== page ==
Nestled between sea and mountains in the south of the island of Kyushu, Nagasaki is a multifaceted destination. Dutch trading post and victim of the last nuclear bombing in the world, the Japanese city has a lot to offer cruise passengers during a cruise in Asia passing through Japan . From the port located in the south of the city, many ideas for excursions can be planned.
Journey into the past to August 9, 1945
11:02 a.m. This is the time Nagasaki fell under the nuclear fire of the atomic bomb on August 9, 1945. In the Urakami district in the north of Nagasaki, the peace park recounts this dark page of the Japanese history, not to awaken an image of horror, but on the contrary, to advocate peace and denounce the absurdity of war. This green square houses the statue of peace. It represents a man with one arm raised towards the sky symbolizing nuclear weapons and the other arm, outstretched to evoke eternal peace. We can also observe the displaced remains of the Urakami Cathedral, almost entirely swept away by the explosion. On the original location of the religious building is a new building, following the lines of its predecessor.
Not far from the park is another place of memory, the Atomic Bomb Museum. Photos, reconstructions of scenes, various objects and testimonies recount this tragic date which cost the lives of nearly 150,000 people. The centerpiece of the exhibition is undoubtedly a clock indicating 11:02. At the gates of the museum stands a stele installed on the spot where the atomic bomb hit Nagasaki. A little further south of the Urikami district, on the left bank of the Nakashima River, stands one of the many hills dotting the city, Mount Inasa. 333 m high, it offers a beautiful view of Nagasaki. If the more sporty try its ascent on foot, others enjoy an excellent climb without tiring by cable car.
Discovering romantic Nagasaki
THE Costa cruises passing through Nagasaki are an opportunity to appreciate a more romantic aspect of the Japanese city. This little-known side of the city is revealed a little further south of the cruise terminal on Minamiyamate Hill, at Glover Garden. Here, walks take place along flowery paths dotted with souvenir shops and elegant colonial houses. Among the most emblematic buildings are the one which housed the premises of the Mitsubishi automobile brand as well as the Glover house, the oldest wooden colonial building in Japan. Its decor is inspired by the Italian opera Madame Butterfly. Moreover, in its alley, a statue of the main character of the opera, Cio-Cio San, proudly stands.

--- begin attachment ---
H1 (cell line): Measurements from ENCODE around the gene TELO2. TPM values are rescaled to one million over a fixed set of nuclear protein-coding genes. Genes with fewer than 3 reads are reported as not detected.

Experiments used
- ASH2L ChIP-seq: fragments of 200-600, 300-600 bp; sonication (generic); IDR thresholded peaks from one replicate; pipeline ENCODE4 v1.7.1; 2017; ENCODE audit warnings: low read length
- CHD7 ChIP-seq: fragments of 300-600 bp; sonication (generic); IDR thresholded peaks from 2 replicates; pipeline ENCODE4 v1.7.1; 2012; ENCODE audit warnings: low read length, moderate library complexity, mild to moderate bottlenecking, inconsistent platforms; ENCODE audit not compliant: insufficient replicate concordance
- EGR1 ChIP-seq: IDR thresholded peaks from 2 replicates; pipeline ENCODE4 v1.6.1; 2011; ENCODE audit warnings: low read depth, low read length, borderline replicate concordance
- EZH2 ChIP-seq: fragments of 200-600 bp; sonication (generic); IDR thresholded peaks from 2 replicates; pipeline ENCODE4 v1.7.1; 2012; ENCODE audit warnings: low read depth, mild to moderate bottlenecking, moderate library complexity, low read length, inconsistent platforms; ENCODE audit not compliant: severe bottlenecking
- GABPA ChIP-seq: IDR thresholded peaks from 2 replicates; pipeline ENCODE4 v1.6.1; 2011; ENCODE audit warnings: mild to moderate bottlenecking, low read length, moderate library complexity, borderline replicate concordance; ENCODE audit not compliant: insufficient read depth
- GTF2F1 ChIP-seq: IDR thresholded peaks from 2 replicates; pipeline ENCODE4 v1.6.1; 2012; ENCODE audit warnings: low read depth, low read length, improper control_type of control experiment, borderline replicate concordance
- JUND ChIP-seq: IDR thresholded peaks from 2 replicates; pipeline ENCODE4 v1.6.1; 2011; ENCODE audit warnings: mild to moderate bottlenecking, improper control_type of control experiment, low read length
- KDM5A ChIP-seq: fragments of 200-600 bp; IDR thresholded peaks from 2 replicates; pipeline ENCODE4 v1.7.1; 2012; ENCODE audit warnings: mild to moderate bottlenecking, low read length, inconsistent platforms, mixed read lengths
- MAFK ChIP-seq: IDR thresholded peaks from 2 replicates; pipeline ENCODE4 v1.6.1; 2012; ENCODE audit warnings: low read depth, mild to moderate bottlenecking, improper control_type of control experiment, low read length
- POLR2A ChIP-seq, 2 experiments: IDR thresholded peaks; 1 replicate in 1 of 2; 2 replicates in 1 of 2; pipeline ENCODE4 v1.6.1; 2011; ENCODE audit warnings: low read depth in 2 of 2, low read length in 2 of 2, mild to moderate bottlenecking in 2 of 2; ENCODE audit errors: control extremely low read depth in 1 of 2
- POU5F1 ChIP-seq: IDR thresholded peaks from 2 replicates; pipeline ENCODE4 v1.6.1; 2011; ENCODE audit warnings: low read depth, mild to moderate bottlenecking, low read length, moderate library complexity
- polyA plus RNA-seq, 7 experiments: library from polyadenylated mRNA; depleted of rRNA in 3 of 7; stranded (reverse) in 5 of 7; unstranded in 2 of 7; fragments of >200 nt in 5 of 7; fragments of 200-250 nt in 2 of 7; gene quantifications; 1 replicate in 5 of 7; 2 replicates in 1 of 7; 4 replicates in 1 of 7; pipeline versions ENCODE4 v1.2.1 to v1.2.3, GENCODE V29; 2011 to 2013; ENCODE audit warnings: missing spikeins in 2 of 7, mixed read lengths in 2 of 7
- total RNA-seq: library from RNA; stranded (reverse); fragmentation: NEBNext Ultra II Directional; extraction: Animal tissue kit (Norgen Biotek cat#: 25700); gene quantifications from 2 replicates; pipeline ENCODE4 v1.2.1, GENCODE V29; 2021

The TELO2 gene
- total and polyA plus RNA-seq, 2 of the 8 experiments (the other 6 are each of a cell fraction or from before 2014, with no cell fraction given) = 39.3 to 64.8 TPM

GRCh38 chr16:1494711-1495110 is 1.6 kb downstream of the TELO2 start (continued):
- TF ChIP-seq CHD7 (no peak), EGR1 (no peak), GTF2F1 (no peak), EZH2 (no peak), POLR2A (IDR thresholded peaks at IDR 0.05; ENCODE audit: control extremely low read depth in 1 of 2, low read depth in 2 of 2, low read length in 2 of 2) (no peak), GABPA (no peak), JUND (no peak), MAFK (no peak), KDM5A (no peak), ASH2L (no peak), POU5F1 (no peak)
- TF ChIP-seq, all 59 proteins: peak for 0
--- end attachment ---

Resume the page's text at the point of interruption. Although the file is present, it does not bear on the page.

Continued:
Minamiyamate Hill is home to another major religious building in Nagasaki, the oldest church in Japan, Oura. It was built in 1864 in honor of the 26 martyrs who lost their lives during the persecution of Japanese Christians in the 1590s. A piece of land reclaimed from the sea, Dejima is another attraction to see on this side of the city . The island was between the 17th and the 19th century the only opening of Japan with the Western world. It was the only place in Nagasaki where foreigners, especially Dutch people, could reside. Different buildings are open to visitors and decorated faithfully to foreign pavilions from the Meiji era.
Still south of the cruise terminal, you can visit one of the largest Chinatowns in the country. Having hosted warehouses for goods coming from China, the district is now an excellent address for tasting authentic Chinese cuisine.
Offshore stroll in Hashima
To flesh out a stopover in Nagasaki , a short journey along the water to Hashima is essential. Now uninhabited, this piece of land housing coal mines was once teeming with life. At its peak in the late 1950s, it was home to more than 5,000 people, with a density of 7,300 people per square kilometer, far more than central Tokyo at the same time. To provide for the needs of miners' families, buildings, hospitals, schools and other buildings were built, giving the island an appearance reminiscent of a fortress. Its unique appearance gave it its other name, Gunkanjima translated as warship island. Despite the construction of various buildings, the living conditions of the inhabitants there were deplorable. The island is on the UNESCO World Heritage List.